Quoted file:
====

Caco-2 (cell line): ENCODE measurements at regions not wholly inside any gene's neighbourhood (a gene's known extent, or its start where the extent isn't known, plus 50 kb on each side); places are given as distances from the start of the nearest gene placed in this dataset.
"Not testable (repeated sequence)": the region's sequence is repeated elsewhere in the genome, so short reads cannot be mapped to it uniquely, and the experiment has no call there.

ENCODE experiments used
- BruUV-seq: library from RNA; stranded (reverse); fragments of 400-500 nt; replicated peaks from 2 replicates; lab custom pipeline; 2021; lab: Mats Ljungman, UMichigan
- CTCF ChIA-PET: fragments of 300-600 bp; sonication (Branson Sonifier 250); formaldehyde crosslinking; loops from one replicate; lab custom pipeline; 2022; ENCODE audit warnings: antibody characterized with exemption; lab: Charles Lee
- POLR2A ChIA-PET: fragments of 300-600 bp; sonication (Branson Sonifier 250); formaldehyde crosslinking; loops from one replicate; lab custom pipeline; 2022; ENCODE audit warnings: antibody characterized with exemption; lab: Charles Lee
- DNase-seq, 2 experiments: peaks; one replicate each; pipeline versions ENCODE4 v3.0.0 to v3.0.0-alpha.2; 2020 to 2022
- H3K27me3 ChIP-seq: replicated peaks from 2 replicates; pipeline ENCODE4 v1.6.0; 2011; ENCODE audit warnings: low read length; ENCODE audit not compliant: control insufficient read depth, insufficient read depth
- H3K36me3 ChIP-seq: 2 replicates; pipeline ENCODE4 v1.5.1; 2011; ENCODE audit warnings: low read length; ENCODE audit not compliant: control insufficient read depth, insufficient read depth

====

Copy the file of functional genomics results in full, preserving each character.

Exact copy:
Caco-2 (cell line): ENCODE measurements at regions not wholly inside any gene's neighbourhood (a gene's known extent, or its start where the extent isn't known, plus 50 kb on each side); places are given as distances from the start of the nearest gene placed in this dataset.
"Not testable (repeated sequence)": the region's sequence is repeated elsewhere in the genome, so short reads cannot be mapped to it uniquely, and the experiment has no call there.

ENCODE experiments used
- BruUV-seq: library from RNA; stranded (reverse); fragments of 400-500 nt; replicated peaks from 2 replicates; lab custom pipeline; 2021; lab: Mats Ljungman, UMichigan
- CTCF ChIA-PET: fragments of 300-600 bp; sonication (Branson Sonifier 250); formaldehyde crosslinking; loops from one replicate; lab custom pipeline; 2022; ENCODE audit warnings: antibody characterized with exemption; lab: Charles Lee
- POLR2A ChIA-PET: fragments of 300-600 bp; sonication (Branson Sonifier 250); formaldehyde crosslinking; loops from one replicate; lab custom pipeline; 2022; ENCODE audit warnings: antibody characterized with exemption; lab: Charles Lee
- DNase-seq, 2 experiments: peaks; one replicate each; pipeline versions ENCODE4 v3.0.0 to v3.0.0-alpha.2; 2020 to 2022
- H3K27me3 ChIP-seq: replicated peaks from 2 replicates; pipeline ENCODE4 v1.6.0; 2011; ENCODE audit warnings: low read length; ENCODE audit not compliant: control insufficient read depth, insufficient read depth
- H3K36me3 ChIP-seq: 2 replicates; pipeline ENCODE4 v1.5.1; 2011; ENCODE audit warnings: low read length; ENCODE audit not compliant: control insufficient read depth, insufficient read depth